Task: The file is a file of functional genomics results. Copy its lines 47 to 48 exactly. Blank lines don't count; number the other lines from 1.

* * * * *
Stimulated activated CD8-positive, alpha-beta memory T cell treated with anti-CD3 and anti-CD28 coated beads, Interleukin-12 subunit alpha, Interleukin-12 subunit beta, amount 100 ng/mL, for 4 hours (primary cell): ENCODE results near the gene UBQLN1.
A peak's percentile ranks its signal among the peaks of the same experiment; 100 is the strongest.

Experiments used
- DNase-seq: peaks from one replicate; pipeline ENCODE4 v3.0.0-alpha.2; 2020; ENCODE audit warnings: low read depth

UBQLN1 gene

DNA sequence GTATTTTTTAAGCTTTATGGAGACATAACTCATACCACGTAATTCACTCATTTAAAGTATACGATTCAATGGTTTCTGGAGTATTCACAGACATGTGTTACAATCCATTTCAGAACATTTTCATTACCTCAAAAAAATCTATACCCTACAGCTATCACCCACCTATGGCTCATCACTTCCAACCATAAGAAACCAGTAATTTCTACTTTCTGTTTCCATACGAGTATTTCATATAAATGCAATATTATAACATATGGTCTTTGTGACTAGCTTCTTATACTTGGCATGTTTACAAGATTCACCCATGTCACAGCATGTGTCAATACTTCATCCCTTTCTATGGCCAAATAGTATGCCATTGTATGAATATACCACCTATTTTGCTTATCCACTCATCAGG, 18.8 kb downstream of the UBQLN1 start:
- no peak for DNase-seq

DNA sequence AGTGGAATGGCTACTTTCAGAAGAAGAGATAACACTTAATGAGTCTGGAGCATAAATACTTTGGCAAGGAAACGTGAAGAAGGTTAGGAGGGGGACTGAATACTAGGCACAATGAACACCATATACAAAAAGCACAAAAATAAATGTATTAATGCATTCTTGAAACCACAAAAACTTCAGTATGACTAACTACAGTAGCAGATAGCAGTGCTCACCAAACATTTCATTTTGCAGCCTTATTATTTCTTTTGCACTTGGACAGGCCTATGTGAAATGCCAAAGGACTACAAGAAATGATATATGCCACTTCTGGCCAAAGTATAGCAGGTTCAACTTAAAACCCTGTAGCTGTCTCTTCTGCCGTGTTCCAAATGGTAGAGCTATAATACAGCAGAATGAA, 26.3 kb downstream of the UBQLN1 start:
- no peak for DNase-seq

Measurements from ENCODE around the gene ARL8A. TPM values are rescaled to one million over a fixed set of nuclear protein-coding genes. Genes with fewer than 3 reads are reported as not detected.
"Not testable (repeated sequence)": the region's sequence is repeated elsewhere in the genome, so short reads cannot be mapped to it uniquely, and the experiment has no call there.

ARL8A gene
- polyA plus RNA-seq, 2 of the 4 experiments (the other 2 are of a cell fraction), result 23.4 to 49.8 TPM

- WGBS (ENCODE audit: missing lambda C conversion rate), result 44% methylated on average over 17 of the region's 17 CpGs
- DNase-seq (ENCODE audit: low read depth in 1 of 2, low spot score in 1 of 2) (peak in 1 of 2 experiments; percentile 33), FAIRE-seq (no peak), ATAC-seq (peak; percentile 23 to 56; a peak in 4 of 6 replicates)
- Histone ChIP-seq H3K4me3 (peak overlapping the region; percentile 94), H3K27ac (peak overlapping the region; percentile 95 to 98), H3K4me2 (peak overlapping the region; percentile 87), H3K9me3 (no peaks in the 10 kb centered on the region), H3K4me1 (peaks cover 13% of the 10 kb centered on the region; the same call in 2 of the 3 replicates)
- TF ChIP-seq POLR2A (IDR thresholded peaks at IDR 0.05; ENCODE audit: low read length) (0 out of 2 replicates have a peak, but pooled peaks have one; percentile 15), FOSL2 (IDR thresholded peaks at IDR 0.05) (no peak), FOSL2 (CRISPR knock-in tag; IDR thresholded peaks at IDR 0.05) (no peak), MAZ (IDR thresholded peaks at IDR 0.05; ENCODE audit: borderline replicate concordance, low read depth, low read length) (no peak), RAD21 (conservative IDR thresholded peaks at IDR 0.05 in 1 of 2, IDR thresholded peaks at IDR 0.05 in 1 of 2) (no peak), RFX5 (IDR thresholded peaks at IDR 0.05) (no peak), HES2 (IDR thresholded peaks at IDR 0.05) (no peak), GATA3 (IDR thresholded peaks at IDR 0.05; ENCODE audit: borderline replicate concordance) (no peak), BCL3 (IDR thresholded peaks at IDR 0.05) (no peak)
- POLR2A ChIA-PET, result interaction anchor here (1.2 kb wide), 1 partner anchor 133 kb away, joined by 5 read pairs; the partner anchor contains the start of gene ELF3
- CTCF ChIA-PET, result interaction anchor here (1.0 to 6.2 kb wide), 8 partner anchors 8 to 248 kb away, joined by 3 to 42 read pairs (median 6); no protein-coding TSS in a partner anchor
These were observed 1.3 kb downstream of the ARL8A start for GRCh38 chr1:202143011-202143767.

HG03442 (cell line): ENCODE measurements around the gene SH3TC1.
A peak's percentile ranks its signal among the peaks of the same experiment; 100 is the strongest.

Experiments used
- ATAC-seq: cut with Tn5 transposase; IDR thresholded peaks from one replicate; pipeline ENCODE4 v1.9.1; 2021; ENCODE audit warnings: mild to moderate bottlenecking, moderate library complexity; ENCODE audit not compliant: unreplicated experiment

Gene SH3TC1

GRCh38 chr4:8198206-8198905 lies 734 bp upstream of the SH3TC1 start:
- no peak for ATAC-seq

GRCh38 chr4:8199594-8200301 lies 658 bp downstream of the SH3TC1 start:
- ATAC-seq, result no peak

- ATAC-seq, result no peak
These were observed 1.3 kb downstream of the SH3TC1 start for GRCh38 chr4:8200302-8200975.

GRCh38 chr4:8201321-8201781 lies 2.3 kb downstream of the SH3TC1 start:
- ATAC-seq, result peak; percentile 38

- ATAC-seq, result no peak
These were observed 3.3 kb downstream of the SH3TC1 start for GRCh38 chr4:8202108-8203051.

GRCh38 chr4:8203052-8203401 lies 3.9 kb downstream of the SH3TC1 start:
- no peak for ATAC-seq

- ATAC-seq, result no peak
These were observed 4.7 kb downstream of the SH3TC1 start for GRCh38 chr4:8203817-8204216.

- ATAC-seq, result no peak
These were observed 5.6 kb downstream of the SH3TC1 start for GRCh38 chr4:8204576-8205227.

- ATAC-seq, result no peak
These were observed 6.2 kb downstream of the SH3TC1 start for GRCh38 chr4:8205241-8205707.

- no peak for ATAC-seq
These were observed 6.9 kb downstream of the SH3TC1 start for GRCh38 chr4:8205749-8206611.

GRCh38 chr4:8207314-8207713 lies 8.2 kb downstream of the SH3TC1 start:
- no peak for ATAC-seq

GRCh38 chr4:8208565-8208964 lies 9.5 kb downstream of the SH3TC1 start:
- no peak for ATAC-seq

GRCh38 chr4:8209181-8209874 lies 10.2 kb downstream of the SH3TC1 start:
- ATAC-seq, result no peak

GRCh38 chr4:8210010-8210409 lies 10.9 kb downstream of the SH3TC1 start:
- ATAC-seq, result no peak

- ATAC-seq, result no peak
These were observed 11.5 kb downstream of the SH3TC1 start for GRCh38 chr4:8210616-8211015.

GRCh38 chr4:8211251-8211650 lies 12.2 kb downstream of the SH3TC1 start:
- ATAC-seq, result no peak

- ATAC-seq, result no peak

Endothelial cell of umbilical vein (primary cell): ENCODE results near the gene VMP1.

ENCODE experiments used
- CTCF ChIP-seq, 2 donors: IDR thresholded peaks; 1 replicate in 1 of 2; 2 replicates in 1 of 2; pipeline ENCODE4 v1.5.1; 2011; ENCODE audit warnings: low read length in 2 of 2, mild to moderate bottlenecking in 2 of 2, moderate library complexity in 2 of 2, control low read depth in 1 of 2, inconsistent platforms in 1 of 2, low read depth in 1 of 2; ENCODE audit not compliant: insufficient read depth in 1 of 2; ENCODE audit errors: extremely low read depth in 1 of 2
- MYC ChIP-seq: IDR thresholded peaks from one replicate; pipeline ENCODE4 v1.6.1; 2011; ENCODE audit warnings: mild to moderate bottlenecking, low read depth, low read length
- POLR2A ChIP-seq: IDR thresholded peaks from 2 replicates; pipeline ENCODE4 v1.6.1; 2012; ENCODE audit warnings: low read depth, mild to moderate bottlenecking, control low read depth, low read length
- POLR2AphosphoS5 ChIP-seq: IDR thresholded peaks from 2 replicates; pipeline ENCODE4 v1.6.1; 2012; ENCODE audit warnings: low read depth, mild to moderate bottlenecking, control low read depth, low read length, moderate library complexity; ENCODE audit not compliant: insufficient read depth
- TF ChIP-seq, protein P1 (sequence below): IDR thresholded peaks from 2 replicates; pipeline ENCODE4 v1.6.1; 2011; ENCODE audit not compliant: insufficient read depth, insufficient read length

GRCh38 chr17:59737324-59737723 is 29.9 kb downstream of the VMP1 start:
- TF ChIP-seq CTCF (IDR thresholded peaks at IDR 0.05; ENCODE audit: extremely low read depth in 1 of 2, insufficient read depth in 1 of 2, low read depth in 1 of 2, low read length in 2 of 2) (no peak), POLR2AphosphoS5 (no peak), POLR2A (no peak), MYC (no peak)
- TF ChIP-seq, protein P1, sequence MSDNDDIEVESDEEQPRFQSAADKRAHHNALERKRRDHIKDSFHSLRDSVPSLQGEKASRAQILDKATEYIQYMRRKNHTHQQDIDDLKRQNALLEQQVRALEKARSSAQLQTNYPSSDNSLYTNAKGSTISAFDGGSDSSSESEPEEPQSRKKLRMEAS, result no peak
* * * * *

- no peak for ATAC-seq

GRCh38 chr4:8208565-8208964 lies 9.5 kb downstream of the SH3TC1 start: